Features

The role of trade facilitation in addressing non-tariff measures

16 December 2013
ITC News
ITC encourages policymakers to support home-grown businesses by tackling burdensome barriers to trade imposed by national authorities and partner countries.

Cumbersome administrative procedures, rather than just strict standards and regulations, pose a major burden for exporters in developing countries, according to a survey of more than 10,000 businesses by the International Trade Centre (ITC). Furthermore, many of the obstacles occur in exporters’ home countries and could be addressed through trade facilitation measures.

ITC’s programme on non-tariff measures (NTMs) aims to increase transparency and assist countries in better understanding the obstacles to trade faced by the business community. In close collaboration with national and regional stakeholders, ITC has conducted surveys in 23 countries,1 examining trade barriers related to NTMs that companies face in their day to day operations. Procedural obstacles and NTMs tend to hit small and medium-sized enterprises (SMEs) particularly hard as they often lack the appropriate resources to deal with these obstacles.

The results point to a perhaps surprising conclusion. Policymakers can address a large part of the burdensome NTMs, even partner-imposed NTMs, and facilitate trade for enterprises in their own country.

More than three quarters of the reported cases relate to procedural obstacles to trade (figure 1). These include complex procedures and inadequate facilities linked to certification, sudden changes in regulations, as well as delays with permits and at customs. Such obstacles occur mostly in the home country, even when the underlying regulations are imposed by partner countries. For example, an enterprise that manages to comply with a regulation often faces additional delays or costs due to administrative inefficiencies in documenting its compliance. An important aspect of trade facilitation in developing countries thus becomes addressing such procedural obstacles by, for instance, simplifying paperwork, ensuring information on rules and procedures is well understood by exporters, and increasing access to accredited testing laboratories.

Types of obstacles

Administrative delays represent the largest hurdle exporters face, followed by high fees and charges and administrative procedures (see figure 2).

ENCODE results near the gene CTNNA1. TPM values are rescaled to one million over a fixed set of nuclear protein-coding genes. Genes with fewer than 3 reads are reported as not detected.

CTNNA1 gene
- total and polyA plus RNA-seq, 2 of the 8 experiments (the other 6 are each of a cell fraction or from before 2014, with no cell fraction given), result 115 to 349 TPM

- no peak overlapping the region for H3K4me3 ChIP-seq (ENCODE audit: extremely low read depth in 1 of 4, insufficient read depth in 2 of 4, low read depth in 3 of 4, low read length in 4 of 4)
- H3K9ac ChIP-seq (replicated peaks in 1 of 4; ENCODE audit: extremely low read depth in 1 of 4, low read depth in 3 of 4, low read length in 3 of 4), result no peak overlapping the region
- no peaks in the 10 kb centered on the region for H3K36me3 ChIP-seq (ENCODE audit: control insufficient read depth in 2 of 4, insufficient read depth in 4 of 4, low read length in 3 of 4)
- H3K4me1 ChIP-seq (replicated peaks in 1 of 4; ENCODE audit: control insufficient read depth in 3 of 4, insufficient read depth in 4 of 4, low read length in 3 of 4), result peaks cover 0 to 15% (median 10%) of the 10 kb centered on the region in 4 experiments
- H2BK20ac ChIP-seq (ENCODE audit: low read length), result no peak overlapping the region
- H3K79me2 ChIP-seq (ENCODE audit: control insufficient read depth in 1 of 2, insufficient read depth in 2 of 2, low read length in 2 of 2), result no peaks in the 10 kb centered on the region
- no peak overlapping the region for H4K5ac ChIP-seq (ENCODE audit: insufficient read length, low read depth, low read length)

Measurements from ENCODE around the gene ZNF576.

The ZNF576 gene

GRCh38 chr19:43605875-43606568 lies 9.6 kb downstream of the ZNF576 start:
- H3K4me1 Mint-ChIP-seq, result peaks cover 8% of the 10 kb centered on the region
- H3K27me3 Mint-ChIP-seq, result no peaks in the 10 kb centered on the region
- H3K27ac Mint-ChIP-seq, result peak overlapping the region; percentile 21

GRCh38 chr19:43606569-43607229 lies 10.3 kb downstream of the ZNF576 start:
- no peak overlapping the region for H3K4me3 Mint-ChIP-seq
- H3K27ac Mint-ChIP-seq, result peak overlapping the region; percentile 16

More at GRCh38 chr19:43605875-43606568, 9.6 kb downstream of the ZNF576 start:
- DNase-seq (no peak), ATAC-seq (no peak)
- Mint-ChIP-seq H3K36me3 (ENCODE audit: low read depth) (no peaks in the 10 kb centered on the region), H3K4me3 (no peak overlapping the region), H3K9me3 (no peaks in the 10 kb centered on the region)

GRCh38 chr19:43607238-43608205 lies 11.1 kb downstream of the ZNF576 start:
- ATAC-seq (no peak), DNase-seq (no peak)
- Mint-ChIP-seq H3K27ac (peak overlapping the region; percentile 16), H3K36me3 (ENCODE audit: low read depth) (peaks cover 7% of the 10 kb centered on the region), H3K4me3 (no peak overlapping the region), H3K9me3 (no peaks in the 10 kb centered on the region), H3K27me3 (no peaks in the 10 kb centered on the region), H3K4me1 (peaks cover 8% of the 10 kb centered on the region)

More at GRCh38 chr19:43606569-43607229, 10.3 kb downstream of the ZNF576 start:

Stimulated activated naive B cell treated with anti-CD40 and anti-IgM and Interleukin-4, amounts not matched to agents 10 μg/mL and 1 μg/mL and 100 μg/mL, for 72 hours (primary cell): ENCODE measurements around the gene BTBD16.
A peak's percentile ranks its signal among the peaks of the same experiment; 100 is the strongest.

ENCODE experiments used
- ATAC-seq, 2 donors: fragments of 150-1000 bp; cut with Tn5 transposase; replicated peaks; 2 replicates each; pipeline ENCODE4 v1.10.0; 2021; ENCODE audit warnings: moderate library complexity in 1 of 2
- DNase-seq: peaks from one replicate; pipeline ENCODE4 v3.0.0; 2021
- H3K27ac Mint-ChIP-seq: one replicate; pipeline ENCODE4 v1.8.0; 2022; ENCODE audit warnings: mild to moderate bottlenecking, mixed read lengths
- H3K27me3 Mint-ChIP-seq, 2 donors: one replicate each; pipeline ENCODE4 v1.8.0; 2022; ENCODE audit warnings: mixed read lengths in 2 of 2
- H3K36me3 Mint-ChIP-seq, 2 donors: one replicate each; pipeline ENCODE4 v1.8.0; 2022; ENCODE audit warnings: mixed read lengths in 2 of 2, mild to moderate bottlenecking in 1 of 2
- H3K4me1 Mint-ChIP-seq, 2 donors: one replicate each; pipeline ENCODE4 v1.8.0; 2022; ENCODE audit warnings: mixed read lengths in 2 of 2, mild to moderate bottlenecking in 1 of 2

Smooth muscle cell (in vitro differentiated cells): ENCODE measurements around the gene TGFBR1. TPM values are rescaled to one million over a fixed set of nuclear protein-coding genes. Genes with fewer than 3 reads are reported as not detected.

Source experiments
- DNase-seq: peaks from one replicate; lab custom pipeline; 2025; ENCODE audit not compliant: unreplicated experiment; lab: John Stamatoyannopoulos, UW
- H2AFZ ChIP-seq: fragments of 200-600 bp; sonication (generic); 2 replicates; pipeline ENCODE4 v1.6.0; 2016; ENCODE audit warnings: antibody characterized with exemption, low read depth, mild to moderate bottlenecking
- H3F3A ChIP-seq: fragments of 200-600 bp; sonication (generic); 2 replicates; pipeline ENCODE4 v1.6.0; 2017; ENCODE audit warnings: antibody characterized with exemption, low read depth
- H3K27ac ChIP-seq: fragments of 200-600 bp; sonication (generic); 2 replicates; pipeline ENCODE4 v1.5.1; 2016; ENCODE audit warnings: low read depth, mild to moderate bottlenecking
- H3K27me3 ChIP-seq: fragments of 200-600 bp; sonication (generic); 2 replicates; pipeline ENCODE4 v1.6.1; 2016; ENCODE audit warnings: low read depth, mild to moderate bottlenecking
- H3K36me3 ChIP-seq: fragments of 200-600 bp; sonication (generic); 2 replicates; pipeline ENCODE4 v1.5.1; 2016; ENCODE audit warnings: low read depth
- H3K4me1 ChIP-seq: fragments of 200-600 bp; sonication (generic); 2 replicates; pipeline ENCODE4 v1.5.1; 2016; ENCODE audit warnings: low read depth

‘It is a very repetitive and heavy process to get the certificate of origin,’ reported one Tunisian exporter, adding that the Chamber of Commerce requires a complete dossier, including technical notes and other details, for each shipment, even though the shipment may contain the same produce and be headed for the same destination as prior shipments – leading to unnecessary delays.

In another country, exporters must apply for a letter of consent from the Ministry of Agriculture, which reviews each application. Next the exporter must then apply for an export license from the Ministry of Trade. While technical staff generate the license quickly, domestic legislation requires the Minister of Trade to personally approve each license. In cases where the Minister is absent or pressed for time, export licenses are, as a result, not issued. In addition, because cases of forgery of the paper-based licenses have been reported, the country’s Revenue Authority now verifies licenses with the Ministry of Trade once a consignment reaches the border, adding several more days to the export process. These procedures represent an important burden for exporters, leading to unpredictable delays of up to two months. In the current competitive en- vironment, this can lead to the loss of contracts and business opportunities.

Informal payments and the arbitrary and unpredictable behaviour of national officials, which includes changes in the valuation or classification of goods, represents another 13% of export-related obstacles, ranging from 3% in Jamaica to nearly 35% in Guinea.

Inadequate domestic facilities can result in cumbersome procedures, representing on average 10% of export-related obstacles. In Burkina Faso, Cambodia, the State of Palestine and Rwanda, among others, the lack of accredited laboratories or insufficient laboratory equipment can lead to substantive delays and, at times, additional costs when goods must be sent abroad for testing against quality standards. The textile sector in Tunisia suffers from a lack of reliable inspection facilities, while the produce sector in Senegal suffers from insufficient cooling facilities at its neighbours’ borders, meaning that produce often cannot be stored safely during the clearing process.

The ITC business surveys on NTMs are implemented upon government request.
For more information see www.intracen.org/ntm.

To involve your country, please contact ntm [at] intracen.org (ntm(at)intracen.org).